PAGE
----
Short guide to website readability

Have you ever came across a website that offers very good content and has good design, yet you feel uncomfortable while reading their articles? I know I have. Thus, I tried to find the main reason and think about possible countermeasures for such phenomena.

I won’t be tackling the topic of website design head-on. Instead, as I tend to work with written text, I will focus on website readability and include elements of web design when relevant. For those who may not know, the whole notion of readability is connected to written content. Higher readability also means better chances for the first-time reader becoming a regular one.

What you want to say and how you want to say it

If you are publishing a website, it simply means that you have something to convey. Doesn’t matter if you want to boost your company sales, share your cooking ideas or just have your own website full of funny cats (which makes the majority of the Internet). All of this content needs to be presented in simple and comprehensible, yet not boring way. That rule applies to both forms of the presented content and content itself.

Font types

The type of the font you use is important. And I mean like really important. Generally, the main text shouldn’t be written using fancy fonts. Don’t make the readers’ lives harder. Also, keep in mind that most of your potential readers will just skim through the text. If you really want to use one of your favorite fancy fonts, the titles sections are the place to do it. This way, you will have both easy-to-read and not too simplistic content.

Font size and line spacing

It isn't necessary, but it still may be a good idea to define font sizes in percentage that relates to the text size in body section (always defined in points, pixels, or em). This will make your website more responsive – remember that people use different devices and different web browsers with different settings. Luckily, many devices scale the text themselves which partially resolves the responsivity issue for you. Also, remember to make a clear difference in font sizes between main text and titles, because just using font types isn’t enough.

When it comes to line spacing (vertical distance between lines of text) it all depends on your design and text objective. For the body text, it may be wise to not go any lower than 120% of the point size and not any bigger than 160%. Still, the most important thing is to set the line spacing the way that will make reading easier and will look good.

Line Spacing Examples

Optimal line length

There are two main approaches to the optimal line length issue:

  1. Many professionals consider 50-60 characters per line as an optimal line length. When you make your lines too wide, it’s hard to keep focused on the text, especially for readers like me who like their browser fonts small. On the other hand, making the lines narrow leads to very frustrating and tiring experience of ‘Go back to the beginning right now’ and it can easily mess up reader’s rhythm.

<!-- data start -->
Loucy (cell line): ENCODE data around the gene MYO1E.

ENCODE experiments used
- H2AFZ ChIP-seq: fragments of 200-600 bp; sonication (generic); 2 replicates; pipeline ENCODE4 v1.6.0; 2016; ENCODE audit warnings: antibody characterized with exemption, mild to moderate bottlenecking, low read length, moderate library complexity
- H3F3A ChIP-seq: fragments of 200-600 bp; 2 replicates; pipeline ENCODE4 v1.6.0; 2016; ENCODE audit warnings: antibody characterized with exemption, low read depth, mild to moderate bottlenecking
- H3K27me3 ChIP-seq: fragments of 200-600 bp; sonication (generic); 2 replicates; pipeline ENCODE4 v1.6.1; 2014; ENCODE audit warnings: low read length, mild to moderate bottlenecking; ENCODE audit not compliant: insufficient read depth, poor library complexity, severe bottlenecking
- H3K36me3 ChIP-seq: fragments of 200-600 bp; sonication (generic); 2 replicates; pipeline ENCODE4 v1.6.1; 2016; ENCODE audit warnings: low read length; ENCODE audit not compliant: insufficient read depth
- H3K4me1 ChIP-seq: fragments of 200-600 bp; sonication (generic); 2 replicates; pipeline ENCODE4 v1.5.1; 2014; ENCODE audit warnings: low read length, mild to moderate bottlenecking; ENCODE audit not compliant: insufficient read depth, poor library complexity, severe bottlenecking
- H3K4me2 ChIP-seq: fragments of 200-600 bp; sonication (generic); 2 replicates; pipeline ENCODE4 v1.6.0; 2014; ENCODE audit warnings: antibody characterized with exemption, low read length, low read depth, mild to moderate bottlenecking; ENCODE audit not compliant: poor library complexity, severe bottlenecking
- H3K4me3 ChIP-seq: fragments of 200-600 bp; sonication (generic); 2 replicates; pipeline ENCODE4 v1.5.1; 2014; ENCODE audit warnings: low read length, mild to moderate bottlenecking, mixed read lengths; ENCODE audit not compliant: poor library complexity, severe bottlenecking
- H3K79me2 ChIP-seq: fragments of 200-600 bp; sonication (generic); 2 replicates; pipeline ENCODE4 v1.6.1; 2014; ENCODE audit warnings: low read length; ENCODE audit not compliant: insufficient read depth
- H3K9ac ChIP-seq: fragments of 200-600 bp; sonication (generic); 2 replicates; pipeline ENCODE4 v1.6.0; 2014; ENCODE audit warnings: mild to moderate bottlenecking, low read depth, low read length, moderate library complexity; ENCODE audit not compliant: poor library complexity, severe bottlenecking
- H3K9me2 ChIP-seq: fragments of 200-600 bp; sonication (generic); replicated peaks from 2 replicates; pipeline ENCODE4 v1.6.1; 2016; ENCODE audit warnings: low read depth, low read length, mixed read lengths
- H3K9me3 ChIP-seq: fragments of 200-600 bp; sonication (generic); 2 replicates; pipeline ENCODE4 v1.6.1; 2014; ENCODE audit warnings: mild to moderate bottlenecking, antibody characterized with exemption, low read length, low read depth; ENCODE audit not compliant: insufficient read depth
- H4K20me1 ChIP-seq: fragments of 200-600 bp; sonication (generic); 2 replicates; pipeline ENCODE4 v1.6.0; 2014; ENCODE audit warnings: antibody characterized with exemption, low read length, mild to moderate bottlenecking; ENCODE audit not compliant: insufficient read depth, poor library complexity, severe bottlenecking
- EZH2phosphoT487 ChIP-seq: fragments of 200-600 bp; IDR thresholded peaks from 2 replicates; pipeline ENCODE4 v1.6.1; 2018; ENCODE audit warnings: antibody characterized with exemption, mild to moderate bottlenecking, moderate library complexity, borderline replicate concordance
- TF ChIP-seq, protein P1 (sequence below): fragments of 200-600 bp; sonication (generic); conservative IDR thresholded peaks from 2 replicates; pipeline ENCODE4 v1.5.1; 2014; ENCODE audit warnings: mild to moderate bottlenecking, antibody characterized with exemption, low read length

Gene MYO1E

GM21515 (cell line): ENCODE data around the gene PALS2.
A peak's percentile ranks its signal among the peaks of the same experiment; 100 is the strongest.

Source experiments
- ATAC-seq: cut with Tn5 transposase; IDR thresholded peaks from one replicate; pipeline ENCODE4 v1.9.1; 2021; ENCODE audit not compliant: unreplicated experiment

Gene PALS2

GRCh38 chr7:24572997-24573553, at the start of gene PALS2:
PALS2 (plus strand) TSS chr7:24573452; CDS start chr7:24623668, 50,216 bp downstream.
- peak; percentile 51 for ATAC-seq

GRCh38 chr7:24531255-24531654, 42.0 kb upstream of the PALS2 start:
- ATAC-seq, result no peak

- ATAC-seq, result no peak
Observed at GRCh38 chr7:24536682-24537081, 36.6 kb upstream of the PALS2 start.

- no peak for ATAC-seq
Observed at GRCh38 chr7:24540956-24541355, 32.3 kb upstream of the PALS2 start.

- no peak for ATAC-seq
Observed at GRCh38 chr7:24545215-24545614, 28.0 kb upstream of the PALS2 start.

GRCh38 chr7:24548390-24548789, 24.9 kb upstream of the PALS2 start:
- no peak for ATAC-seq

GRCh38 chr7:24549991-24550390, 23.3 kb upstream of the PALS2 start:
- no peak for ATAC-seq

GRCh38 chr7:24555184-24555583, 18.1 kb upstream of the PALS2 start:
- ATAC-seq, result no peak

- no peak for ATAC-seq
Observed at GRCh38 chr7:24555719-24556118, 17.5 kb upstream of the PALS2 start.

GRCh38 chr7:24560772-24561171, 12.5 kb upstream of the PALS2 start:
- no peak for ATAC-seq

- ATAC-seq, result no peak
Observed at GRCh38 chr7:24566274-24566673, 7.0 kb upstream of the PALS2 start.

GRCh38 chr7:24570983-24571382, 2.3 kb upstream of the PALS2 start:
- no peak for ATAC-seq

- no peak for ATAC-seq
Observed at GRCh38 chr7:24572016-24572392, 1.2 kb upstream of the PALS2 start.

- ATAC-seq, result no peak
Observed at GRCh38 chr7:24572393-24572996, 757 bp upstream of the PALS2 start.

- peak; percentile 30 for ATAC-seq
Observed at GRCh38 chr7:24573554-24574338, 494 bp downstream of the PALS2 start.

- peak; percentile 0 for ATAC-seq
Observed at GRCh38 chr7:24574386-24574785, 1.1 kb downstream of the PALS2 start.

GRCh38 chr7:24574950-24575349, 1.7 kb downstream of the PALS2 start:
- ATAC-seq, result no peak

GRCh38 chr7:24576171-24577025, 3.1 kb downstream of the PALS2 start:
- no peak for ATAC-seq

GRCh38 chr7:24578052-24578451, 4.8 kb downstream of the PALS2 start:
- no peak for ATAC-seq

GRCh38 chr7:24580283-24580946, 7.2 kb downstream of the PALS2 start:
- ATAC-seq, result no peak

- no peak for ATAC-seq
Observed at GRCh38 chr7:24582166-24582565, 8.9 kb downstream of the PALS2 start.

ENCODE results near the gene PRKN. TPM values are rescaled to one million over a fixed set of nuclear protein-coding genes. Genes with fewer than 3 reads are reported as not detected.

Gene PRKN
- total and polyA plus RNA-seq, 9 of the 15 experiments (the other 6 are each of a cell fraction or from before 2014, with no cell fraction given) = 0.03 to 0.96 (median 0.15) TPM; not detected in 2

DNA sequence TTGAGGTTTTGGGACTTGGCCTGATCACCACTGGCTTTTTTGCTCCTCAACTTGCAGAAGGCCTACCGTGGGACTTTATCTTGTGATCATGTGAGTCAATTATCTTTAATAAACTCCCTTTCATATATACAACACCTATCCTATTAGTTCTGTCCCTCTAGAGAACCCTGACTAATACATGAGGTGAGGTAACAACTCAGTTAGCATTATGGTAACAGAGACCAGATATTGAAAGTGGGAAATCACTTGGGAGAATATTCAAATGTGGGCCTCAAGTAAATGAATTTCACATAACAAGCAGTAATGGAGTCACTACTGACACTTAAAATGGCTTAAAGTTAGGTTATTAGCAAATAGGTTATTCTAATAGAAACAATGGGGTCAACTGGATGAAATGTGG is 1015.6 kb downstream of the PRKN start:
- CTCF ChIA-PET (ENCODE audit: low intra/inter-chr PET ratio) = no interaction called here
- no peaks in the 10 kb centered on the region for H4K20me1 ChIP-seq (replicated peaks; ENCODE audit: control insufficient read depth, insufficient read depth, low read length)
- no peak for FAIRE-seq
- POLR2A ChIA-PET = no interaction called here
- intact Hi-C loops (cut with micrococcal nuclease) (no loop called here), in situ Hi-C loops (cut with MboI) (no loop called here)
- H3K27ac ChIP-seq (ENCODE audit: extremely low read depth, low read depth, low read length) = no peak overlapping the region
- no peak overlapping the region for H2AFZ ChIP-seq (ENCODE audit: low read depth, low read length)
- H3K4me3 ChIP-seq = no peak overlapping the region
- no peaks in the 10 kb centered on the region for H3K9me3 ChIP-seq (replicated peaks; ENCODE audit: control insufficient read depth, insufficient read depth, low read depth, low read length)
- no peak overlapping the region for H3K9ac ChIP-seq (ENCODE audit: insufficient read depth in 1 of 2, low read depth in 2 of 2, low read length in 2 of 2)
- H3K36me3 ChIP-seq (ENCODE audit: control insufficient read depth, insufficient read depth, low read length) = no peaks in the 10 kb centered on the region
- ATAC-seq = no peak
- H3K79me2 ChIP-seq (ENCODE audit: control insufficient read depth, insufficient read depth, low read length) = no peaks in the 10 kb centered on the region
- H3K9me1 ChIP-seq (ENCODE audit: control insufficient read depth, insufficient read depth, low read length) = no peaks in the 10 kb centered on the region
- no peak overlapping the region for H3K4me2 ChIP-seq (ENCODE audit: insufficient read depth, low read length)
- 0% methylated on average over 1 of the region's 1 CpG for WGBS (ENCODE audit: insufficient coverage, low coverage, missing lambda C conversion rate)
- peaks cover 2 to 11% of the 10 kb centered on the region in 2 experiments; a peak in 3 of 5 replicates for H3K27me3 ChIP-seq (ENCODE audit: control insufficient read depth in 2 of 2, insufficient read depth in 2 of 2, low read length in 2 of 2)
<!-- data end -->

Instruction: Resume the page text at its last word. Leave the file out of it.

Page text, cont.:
2. However, if you poke around the internet some more, you will surely find those that stay closer to the 100 characters per line. And, to be honest, it is still highly readable.

All in all, it depends on the overall design, the topography of your website and your personal preferences.

Keeping reader's attention

As an author who wants to be read, you need to keep your reader focused on the topic. Here are some suggestions on how to do it:

• To hold the reader’s attention you may want to use images, however, it is not necessary. Of course, the images you pick need to be content relevant, but not exactly content heavy. Just make me want to read the next paragraph. If you happen to use images and graphics, make sure you implement them clearly (leave some space between text and graphics) and that they will not slow the loading time of your website too much.

• Highlights are also a good way to make content clear and understandable. Just remember to highlight important words and phrases, not some random elements.

• Use listings. Especially, if your reader likes to scan the text first. It also makes your content more organized which is a perfect thing for step-by-step articles such as cooking recipes.

Contrast and background images

We all like our website pretty. Throw in some nice background in there. But be aware of the implication of messing too much with the background. Don't make it too chaotic or your text may be simply unreadable. Just keep a high contrast between text and the background. Some people like to read white text on the dark background; some prefer traditional, dark-colored fonts on white or very light backgrounds. Either way, keep the high contrast.

You can make your work easier by checking the contrast with one of many free tools available online. Additionaly, you can check if the colors you pick can pass the WCAG 2.0 tests (website accessibility for people with sight disorders). If the colors you picked passed the tests, you can be sure that the contrast will be high enough.

Free Contrast Checker Tool

The tip of the iceberg

I hope some of you will find these tips even a little bit helpful. However, if you thought you now know everything about readability I need to disappoint you – the ideas presented here are just the tip of the iceberg and was picked according to what is important in my personal opinion. Lastly, even the highest possible readability level won't do much good if the content itself is boring.

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